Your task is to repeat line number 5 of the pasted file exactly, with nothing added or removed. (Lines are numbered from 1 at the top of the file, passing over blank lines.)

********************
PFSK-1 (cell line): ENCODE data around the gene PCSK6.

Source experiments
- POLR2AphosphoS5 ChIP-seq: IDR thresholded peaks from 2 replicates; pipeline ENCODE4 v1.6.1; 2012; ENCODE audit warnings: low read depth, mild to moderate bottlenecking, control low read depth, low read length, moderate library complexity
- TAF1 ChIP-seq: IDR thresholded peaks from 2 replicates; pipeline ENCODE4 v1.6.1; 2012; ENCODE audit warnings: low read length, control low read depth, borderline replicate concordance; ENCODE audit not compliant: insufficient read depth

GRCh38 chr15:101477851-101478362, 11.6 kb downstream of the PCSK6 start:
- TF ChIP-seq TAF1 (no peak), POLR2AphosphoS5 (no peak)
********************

GRCh38 chr15:101477851-101478362, 11.6 kb downstream of the PCSK6 start: